The wine world is a complex place, not often open to Manichaenistic compartmentalizing. You cannot look at things wine-related and say, necessarily, this is good, that is bad. So, it comes as no surprise that the places that gave me fits on my recent trip to NYC were some of the same places where I had my most enjoyable wine moments.
Once the waiter at The National, Geoffrey Zakarian’s bistro in the Benjamin Hotel, realized that my wife and I had actually ordered wine in a restaurant before, he flew down from his Himalayan perch and engaged us in a friendly, curious, and helpful way. We had been leaning towards a bottle from the Rhone and so the three of us had a great chat about our favorite appellations and producers, what we liked and why. Later that night I headed to the restaurant’s bar, the hotel’s de facto watering hole, and, had a similarly personable dialogue with the bartender. She admitted she was still very much a wine neophyte but was hell-bent on learning. So we talked about some of the wines she offered, what she liked and didn’t like, and she poured me a nice vin gris from Bonny Doon and a funky ’02 Chateau Gueyrosse that begged to be decanted. But I walked away from The National a few days later feeling optimistic about wine in America. There are interesting, thoughtful lists. You can find intelligent, modest, personable wine servers who treat you as a paying customer should be treated, and not as some intruder in the sanctum sanctorum. Maybe this whole wine thing might catch on.
Similarly, once the waiter at Peter Luger Steakhouse found us a bottle from the wine list that the restaurant actually had, he could not have been more professional. What I liked about our evening there, and, happily, I’m finding this more often, is that he did not insist on topping off our glass every time he happened by. I understand attentive service, but I also understand the drive to sell more wine. Diners will be happier, and more generous at that point and in the future, if they don’t feel as though they’re being handled. Served? Good. Managed? Bad. But we were treated well, and now look forward to returning to Luger’s. A nice recovery on their part.
At Hoboken’s 3 Forty Grill I had begun to feel like a real pest as I pointed out our dirty wine glasses and the erroneous wine list that put the folks at Chimney Rock deeply into the southern hemisphere. Our server could have given up on us as a lost cause, but to her credit she did exactly the opposite. She dialed up the charm and the professionalism. She brought clean glasses, she conversed with us, and she admitted her own insecurity when it came to wine but willingly dove into chatting about it. She turned a rocky beginning into a winning evening for us and for herself. What could have been one of worst nights out ended up being the best.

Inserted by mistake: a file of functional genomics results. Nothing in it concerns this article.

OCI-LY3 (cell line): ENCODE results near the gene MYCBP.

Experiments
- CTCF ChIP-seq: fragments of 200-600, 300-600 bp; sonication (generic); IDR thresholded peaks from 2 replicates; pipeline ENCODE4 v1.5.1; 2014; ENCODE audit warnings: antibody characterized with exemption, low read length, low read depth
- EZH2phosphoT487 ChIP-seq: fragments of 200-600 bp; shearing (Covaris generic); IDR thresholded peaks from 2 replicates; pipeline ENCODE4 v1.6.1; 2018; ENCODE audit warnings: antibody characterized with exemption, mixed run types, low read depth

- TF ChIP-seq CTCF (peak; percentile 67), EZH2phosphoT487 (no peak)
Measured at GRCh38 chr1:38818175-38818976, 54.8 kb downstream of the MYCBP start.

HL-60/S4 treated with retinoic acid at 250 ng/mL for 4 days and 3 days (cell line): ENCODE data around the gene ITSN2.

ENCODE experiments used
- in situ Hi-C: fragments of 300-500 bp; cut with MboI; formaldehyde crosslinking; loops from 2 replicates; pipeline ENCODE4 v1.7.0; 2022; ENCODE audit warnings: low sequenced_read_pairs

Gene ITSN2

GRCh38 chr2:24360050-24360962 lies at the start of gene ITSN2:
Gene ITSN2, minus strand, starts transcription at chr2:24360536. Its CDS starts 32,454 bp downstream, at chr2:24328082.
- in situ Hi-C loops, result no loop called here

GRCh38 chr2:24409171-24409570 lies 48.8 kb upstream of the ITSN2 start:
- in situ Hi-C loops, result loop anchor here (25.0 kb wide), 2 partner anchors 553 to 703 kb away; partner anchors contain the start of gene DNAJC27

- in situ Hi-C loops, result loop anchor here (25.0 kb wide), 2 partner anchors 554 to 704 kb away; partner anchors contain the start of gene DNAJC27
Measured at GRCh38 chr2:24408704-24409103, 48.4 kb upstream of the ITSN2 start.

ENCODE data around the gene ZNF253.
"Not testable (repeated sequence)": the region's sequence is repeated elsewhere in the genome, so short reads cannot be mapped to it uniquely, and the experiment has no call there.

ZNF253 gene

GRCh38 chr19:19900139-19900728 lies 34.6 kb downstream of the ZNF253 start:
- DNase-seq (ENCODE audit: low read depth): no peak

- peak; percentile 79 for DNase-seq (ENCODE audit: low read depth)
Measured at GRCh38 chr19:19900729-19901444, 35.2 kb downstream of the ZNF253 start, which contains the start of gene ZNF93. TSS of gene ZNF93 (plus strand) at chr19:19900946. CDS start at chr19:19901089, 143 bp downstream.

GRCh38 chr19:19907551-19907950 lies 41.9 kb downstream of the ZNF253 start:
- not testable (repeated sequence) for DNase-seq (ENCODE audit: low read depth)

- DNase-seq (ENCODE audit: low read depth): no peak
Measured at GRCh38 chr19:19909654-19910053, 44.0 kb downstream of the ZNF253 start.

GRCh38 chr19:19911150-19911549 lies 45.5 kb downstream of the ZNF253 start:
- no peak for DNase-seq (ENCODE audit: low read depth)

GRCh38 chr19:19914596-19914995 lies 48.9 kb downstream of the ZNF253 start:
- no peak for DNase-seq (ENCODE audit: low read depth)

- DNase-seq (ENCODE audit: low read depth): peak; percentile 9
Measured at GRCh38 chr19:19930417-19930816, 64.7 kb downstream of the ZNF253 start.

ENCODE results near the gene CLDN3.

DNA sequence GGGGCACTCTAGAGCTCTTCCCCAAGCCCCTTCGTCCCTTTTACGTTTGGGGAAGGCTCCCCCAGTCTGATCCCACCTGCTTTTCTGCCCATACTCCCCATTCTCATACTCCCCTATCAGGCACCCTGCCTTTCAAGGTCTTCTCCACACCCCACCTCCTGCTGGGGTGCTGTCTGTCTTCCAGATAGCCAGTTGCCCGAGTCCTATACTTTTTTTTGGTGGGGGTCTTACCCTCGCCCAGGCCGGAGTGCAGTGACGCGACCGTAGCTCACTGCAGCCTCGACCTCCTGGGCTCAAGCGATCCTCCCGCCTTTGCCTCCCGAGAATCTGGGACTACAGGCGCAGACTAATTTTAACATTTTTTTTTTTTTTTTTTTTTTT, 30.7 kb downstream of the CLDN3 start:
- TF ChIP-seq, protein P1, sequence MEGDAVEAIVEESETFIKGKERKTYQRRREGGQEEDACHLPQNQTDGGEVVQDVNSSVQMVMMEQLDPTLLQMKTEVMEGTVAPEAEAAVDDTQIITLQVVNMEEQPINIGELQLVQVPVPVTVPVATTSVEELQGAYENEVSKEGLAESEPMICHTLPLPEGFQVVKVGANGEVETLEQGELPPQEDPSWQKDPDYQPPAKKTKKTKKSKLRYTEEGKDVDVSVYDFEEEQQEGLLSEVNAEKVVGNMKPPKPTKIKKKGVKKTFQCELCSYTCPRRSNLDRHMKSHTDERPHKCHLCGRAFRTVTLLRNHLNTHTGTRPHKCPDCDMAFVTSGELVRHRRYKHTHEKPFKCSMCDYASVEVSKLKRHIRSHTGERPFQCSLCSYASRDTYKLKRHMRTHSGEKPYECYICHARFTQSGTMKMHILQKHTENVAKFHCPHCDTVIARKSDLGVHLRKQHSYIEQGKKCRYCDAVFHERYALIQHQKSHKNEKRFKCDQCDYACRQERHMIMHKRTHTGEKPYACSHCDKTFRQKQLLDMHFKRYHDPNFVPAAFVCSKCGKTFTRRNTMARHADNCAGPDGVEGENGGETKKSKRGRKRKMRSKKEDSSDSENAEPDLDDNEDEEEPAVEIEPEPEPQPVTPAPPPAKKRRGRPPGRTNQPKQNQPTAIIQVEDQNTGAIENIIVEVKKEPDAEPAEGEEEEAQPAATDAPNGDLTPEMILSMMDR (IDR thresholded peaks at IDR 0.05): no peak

There were several other moments that went from the ridiculous to the sublime – okay, maybe not sublime but they really improved, okay? – but this one exchange, literally, reinforces my belief that the wine world is for everybody, that it is not a gated community open only to the precious and the privileged. One night in Hoboken my wife and I decided to hit a local wine shop for a bottle to bring to the restaurant where we were about to eat. Sparrow Wine & Liquor is an upscale shop, the kind that can paralyze the uninitiated, a place where those new to wine expect to be intimidated and condescended to. The shop’s inventory is global, with plenty of high-end labels. After some poking around we decided on a bottle of Walter Hansel pinot noir; we were tired and needed something we could count on. When we got to the restaurant and pulled out the bottle to hand to our waitress, we saw that Mr. Wine Professional had grabbed from the wrong bin and was now holding a Walter Hansel chardonnay. Ugh. May I please see your wine list? Idiot. Anyway, off I trudge the next morning to the gentlemen at Sparrow Wine & Liquor. They didn’t bat an eye; no snide comments, no push back. Instead, they went out of their way to find out what would be most convenient for me: another bottle, a store credit, cash, remove the charge from the card? What did I want?
In each of these situations, the temptation is to say, “so what?” Everybody did what you’d expect a professional to do, everyone acted in the customer’s best interest. Well, that’s the big deal. The wine world is riddled with error in both attitude and performance. These folks got it right. These singular moments give me hope.
One thought on “Doing Wine The Right Way”
After the initial pour, I strongly dislike the waitperson to pour me more wine. The primary reason is that I enjoy pouring; call it my wheelhouse moment but I like to feel that I have something to do with the horn of plenty I’ve just paid plenty for, and yes, the bottle definitely goes too fast the other way; then they zip it away from the table when they’ve emptied it out, even worse. Don’t get me started on the restaurant that wouldn’t even pour me a full glass the first time because the bottle ran out and the waiter didn’t want to open another, even after seeing, conspicuously that it was a measly three ounces and looked guilty, unsure, and when I said, could you please give me a full glass said, I’m sorry I can’t. Sounds confusing. You bet. I left no tip and didn’t go back for a few years before trying again.